The night before, Jonchuck’s mom and Phoebe were playing together, and she felt Jonchuck was very jealous of their relationship. He had said to her, “Everybody cares about the baby. No one cares about me.”

Jonchuck frowns and leans into his lawyer.

The statement that Jonchuck made to his mother about not being the one to molest her when she was a child, Bursten chalks that up to extreme anger and rage. In that moment, Bursten says, it could have been one of the most hurtful things he could think to say to her. The defense’s experts repeatedly used this statement to say Jonchuck was not in touch with reality leading up to the night he killed Phoebe. In this instance, he was talking as if he was his mother’s mother.

Bursten interviewed Jonchuck’s uncles, who he lived with on-and-off, and for a year when he was 15. His uncle said his behavioral problems began when he was in pre-school. He was destructive in their home, he’d throw things and break things. They’d bought Jonchuck a laptop to finish his GED when he was 17, and when they wouldn’t let him play games on it, he threw it down the stairwell. His mother told me about these things as well.

When Jonchuck was five or six, he took a large industrial jar of jelly and threw it over the landing, it made a huge mess. “We have here, from the beginning, poor emotional control. When things don’t go his way, he gets destructive. That’s of particular interest to me in evaluating this case.”

Manuele has objected several times during this testimony, including when Ellis asks about the laptop. While she’s looking at her computer, Ellis shoots her a nasty look.

Defendant John Jonchuck listens in court Monday with public defender Greg Williams. SCOTT KEELER | Times
Defendant John Jonchuck listens in court Monday with public defender Greg Williams. SCOTT KEELER | Times
LANE (2:28 p.m.)

After three weeks of testimony in this murder trial, we still haven’t seen Phoebe’s mother, or heard much about her. Today, the psychologist talked about her tumultuous relationship with Jonchuck, how he came to hate her as they battled over who got to keep Phoebe -- and her Social Security check. We interviewed Kerr several years ago. Here’s an excerpt from our 2016 story, “The Long Fall of Phoebe Jonchuck,” that introduces Phoebe’s birth mom and traces their relationship:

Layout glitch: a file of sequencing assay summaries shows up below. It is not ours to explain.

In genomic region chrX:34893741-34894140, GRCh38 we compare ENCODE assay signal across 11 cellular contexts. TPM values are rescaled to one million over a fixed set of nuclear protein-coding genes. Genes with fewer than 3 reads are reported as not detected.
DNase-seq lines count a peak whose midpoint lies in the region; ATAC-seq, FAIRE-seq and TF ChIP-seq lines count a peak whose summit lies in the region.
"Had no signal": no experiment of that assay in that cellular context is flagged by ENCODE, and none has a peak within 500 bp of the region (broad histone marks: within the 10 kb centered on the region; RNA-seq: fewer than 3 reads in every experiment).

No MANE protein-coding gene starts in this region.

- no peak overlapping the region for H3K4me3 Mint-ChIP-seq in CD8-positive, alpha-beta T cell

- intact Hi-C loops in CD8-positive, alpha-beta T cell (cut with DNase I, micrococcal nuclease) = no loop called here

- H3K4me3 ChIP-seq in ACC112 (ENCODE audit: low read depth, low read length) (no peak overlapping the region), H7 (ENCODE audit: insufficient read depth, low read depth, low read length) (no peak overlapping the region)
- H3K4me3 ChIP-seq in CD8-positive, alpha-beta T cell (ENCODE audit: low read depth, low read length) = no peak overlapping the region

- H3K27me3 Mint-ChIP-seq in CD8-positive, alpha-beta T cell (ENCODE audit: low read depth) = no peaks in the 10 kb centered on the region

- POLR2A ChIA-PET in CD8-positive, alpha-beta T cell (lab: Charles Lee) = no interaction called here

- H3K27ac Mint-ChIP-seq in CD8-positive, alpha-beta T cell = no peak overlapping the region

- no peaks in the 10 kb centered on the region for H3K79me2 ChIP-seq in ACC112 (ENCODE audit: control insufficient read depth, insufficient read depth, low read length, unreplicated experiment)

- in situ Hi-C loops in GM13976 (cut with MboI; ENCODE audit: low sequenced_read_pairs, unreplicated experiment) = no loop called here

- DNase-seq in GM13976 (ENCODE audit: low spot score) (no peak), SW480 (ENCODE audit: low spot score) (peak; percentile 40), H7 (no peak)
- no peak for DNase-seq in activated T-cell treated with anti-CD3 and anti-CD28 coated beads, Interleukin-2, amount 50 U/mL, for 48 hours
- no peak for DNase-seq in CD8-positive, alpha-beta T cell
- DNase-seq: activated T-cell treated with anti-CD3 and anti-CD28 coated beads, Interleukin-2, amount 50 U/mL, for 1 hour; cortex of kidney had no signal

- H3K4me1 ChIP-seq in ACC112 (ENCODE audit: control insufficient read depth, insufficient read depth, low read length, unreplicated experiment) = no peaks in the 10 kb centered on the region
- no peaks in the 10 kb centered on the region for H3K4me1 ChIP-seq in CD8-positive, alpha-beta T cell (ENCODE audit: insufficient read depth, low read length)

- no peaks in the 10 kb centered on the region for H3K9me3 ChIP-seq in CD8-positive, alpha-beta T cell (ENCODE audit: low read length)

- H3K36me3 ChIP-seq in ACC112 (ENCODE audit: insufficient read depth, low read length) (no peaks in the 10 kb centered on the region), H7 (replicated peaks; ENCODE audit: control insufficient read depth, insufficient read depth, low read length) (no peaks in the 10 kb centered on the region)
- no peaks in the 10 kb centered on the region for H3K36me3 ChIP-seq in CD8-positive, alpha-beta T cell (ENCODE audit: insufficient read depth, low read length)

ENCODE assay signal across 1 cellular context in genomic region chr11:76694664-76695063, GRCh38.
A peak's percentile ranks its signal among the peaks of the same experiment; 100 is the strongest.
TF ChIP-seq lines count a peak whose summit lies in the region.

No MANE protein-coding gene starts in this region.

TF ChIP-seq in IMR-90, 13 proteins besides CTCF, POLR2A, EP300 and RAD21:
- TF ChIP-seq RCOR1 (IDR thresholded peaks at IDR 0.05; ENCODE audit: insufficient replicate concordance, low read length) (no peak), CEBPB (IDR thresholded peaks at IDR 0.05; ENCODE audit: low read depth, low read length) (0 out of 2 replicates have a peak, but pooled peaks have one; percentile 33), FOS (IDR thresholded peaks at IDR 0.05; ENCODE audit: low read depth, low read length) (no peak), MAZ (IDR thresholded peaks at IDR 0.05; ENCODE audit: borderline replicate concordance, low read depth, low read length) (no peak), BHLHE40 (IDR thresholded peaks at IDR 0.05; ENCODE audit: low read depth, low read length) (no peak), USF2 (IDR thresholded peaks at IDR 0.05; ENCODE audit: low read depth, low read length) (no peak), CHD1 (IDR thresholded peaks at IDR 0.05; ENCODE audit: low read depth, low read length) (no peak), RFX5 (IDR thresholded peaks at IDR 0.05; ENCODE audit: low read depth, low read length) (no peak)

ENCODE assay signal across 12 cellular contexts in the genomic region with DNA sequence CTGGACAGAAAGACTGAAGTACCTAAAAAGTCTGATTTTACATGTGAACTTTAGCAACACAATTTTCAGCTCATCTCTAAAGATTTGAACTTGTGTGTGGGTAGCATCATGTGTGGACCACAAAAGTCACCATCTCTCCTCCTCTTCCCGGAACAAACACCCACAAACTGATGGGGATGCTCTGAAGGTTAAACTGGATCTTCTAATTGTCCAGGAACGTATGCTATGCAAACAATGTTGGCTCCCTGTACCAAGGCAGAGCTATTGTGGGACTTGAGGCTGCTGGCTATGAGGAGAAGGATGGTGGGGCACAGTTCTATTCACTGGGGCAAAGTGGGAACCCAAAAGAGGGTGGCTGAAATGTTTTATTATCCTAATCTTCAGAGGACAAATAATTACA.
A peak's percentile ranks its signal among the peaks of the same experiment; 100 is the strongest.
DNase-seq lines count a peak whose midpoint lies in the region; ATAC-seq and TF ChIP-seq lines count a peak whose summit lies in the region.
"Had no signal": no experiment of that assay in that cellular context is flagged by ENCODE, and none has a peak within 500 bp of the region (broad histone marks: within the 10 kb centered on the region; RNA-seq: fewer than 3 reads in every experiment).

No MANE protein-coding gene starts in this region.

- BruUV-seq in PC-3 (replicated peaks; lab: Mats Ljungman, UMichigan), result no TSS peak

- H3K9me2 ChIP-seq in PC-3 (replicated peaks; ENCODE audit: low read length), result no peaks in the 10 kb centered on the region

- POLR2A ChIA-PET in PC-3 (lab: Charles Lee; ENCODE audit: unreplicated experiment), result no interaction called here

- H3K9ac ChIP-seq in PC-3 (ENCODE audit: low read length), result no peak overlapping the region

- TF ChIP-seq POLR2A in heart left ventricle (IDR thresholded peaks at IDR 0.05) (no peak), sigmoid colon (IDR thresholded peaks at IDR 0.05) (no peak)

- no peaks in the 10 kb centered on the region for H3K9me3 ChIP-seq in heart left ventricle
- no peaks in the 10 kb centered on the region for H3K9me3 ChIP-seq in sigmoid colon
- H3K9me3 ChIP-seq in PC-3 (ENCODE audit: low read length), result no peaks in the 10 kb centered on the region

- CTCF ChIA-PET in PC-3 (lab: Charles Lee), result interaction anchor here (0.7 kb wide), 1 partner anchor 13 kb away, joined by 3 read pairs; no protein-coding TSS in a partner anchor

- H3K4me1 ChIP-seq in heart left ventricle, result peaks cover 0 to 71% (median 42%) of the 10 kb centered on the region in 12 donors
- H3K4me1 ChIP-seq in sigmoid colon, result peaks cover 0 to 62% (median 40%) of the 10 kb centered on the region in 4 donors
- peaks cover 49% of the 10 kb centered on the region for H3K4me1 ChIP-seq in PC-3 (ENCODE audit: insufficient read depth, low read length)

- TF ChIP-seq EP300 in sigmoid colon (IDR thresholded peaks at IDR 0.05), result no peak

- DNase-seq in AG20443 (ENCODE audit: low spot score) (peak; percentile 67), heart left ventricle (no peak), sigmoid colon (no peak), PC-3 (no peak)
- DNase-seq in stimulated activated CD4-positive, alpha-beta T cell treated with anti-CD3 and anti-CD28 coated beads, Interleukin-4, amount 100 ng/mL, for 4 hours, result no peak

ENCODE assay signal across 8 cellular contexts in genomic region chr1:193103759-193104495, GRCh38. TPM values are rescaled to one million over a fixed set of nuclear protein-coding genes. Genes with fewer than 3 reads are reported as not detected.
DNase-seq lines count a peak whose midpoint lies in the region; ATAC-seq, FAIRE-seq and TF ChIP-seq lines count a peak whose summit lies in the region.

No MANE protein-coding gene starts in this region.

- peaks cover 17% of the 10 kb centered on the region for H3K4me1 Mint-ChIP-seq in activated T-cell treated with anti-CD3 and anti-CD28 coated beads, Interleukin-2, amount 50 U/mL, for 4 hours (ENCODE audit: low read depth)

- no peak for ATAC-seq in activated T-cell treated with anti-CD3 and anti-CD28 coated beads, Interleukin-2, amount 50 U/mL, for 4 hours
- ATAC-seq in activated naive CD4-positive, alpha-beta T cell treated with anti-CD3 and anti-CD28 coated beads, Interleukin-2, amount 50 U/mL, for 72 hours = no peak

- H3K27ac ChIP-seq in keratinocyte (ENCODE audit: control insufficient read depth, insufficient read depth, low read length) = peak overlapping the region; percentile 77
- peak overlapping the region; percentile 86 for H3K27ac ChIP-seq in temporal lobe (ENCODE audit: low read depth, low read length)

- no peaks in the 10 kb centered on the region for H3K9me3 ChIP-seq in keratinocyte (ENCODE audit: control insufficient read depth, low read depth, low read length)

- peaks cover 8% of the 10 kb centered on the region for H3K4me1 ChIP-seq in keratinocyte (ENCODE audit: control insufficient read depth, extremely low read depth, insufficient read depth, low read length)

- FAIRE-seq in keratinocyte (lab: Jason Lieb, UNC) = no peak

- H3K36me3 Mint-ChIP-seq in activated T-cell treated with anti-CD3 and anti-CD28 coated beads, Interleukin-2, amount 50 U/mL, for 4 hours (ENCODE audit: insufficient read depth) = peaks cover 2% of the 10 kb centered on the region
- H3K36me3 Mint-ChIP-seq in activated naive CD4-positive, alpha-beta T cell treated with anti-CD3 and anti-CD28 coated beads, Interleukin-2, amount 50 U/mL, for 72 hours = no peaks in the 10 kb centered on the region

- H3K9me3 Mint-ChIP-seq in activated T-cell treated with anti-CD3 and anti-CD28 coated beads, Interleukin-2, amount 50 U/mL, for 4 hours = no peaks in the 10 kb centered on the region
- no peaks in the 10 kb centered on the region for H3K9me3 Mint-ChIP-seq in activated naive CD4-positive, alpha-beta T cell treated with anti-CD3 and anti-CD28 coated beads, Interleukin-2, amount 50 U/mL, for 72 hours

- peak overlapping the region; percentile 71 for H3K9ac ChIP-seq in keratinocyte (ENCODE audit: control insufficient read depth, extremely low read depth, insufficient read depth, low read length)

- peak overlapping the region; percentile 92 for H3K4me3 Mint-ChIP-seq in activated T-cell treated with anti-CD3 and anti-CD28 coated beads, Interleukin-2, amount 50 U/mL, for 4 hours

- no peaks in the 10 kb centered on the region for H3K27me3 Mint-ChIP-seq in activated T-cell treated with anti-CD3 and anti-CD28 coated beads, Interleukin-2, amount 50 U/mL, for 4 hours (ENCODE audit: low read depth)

John was high when he met Michelle Kerr . A friend introduced them when he was 18. He couldn’t stop staring.

“You’re so beautiful,” he told her. Again and again.

A buxom woman with blond hair, freckles and wide blue eyes, Michelle was 23. She had a young son and daughter.

She was diagnosed with multiple sclerosis right after Phoebe was born. Her arrest history includes child neglect, after a babysitter failed to meet her son at his bus stop, as well as charges for shoplifting and forgery. She has been involuntarily committed. She is raising a teenage son. A second daughter lives with relatives.

John and Michelle sang Avril Lavigne songs and put on their makeup, side-by-side, in her mirror, then went dancing at gay clubs.

One night, they were slouched on Michelle’s sofa when he said, “Maybe I’m not gay.”

She laughed.

“Maybe I’m not gay,” he said, “because I’m in love with you.”

She thought he was handsome, in a young Jay Leno kind of way — 6-foot-2, 200 pounds, same thick pompadour and prominent chin.

She told him about her life. She managed an insurance agency. She had been charged with neglecting her son when he was 5, after the babysitter didn’t pick him up from the bus stop. She still had custody of him, but her daughter lived with relatives.

Michelle’s dad had left when she was in kindergarten. When Michelle was 16, her mom swallowed a pile of pills and killed herself. Michelle kept her mom’s tiny wedding ring.

John told Michelle that his dad had beat him and he hated his mom, who had abandoned him. He said he was bipolar but taking his meds.

“He was charming,” Michelle said. “Then the devil came out.”

The first time she saw it was on Valentine’s Day, when he got jealous and slit her tires.

Even after that, she let him move in. They enrolled at Hillsborough Community College, where she took graphic arts classes and he studied to become a paralegal.

He asked her to marry him. Four times, she refused. “He’d be as sweet as anything, then go all Dr.-Jekyll-and-Mr.-Hyde.”

One afternoon, Michelle was talking to a neighbor in the yard when John called her into the kitchen, upset she had been outside so long. He held up her mother’s little wedding ring, the only piece of her mom Michelle had left.

“Watch this!” John yelled. He hurled the ring out the window, into the overgrown yard.

She stayed with him. Because she was pregnant.

"The Long Fall of Phoebe Jonchuck"
ZACK (2:21 p.m.)